Case dropped 3/2/04 - reason unknown

[DR] 9/24/1994 Domestic Violence
Case dropped 11/10/94 - insufficient evidence

This is by no means the extent of Mr. Hudson's involvement with law enforcement over the years. A check of the Orange County Clerk's website (his DOB is 1/24/1966) uncovered the following cases:
3/31/09 Resist Officer without Violence
[45 days jail w/credit 37 days time served]

11/18/08 Possess Controlled Substance; Possess Drug Paraphernalia
[4 months jail w/credit 87 days time served]

4/21/08 Possess/Use Narcotic Equipment
[15 days jail w/credit 1 day time served]

12/30/07 Trespass (Originally charged with Burglary)
[53 days jail w/credit 53 days time served]

4/8/07 Possess Controlled Substance
[4 months jail w/credit 109 days time served; 16 months probation w/ drug evaluation/treatment]
Defendant later admitted to probation violation & was sentenced to an additional 4 months.

11/11/06 Possess/Use Narcotic Equipment
[2 days jail w/credit 2 days time served]

6/10/05 Resist Officer without Violence
[112 days jail w/credit 112 days time served]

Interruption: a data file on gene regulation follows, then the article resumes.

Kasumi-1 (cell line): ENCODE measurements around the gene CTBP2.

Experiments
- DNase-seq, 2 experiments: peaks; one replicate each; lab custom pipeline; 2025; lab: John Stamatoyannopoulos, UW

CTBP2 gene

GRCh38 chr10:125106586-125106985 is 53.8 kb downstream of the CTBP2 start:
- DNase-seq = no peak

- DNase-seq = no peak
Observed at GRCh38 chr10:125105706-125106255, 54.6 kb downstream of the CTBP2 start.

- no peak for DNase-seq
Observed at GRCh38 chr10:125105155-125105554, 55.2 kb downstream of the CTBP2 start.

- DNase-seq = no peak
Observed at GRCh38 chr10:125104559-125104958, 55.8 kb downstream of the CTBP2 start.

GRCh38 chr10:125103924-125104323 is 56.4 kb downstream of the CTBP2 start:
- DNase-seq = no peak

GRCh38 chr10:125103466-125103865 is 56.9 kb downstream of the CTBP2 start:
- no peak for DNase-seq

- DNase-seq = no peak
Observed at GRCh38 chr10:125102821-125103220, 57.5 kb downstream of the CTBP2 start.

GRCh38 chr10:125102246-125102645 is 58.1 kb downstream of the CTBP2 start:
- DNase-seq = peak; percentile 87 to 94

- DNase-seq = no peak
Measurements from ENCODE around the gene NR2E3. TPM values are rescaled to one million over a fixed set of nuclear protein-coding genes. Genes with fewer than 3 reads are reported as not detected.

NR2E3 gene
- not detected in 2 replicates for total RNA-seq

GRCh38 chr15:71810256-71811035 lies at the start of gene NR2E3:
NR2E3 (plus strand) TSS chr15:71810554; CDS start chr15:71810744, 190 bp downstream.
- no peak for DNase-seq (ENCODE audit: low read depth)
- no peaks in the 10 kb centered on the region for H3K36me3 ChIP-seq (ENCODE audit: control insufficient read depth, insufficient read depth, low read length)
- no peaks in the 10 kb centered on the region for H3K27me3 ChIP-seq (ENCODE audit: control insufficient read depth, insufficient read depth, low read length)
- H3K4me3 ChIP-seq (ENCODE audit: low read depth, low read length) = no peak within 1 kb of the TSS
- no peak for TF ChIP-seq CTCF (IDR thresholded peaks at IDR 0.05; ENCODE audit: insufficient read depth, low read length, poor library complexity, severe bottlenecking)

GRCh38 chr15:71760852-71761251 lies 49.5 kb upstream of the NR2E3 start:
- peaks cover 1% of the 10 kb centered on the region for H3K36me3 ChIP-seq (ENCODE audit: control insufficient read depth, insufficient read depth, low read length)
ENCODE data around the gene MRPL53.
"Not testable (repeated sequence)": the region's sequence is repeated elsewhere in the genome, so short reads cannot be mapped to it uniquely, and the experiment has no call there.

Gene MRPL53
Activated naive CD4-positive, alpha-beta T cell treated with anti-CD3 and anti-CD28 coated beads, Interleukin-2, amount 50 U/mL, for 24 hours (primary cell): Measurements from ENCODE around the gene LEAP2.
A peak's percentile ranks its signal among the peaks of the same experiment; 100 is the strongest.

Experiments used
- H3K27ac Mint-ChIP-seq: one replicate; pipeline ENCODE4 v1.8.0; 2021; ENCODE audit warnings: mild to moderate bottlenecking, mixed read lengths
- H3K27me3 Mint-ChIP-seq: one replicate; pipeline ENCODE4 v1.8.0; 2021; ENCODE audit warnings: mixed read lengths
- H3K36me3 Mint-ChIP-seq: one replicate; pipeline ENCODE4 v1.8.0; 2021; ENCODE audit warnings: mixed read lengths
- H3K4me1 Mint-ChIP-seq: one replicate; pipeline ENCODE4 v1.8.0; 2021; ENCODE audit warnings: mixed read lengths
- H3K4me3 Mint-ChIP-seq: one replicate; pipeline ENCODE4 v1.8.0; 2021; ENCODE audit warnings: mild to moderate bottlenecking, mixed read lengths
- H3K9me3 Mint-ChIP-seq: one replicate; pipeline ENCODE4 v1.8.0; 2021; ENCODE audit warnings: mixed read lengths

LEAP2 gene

2/24/05 Possess Drug Paraphernalia
[25 days jail w/credit 8 days time served]

12/2/09 4:00pm Additional Info from the Court:
     While Judge Adams did give Mr. Hudson a $1000 bond she also put him on Home Confinement and GPS monitoring. He was issued a No contact order with the victim and told that if he violates it he will be brought back to OCJ with no bond at all. Further, he was ordered not to return to her residence and maintain a separate residence. The Judge advised him not to possess weapons or firearms and not to possess or consume alcohol beverages or illicit substances. He is also subject to random testing.
     I should also point out that the standard bond schedule on this offense is $500. Again, bond is designed to ensure that a defendant returns to court and the monitoring and other conditions would go towards ensuring the safety of the victim.

Update on the Dad in Seminole County "Debtor's Prison"

Judge Alan Dickey granted a request yesterday to lower the interest rate on the father's unpaid court costs to 5%. The father is still in Seminole County jail, serving his 90 day sentence for non-payment of his ex-wife's attorney fees. He will not be released until after Christmas.

For more info, see our previous blog posts:

10/13/09: Injustice in a Seminole County Courtroom
8/8/09: One Father's Victimization by the System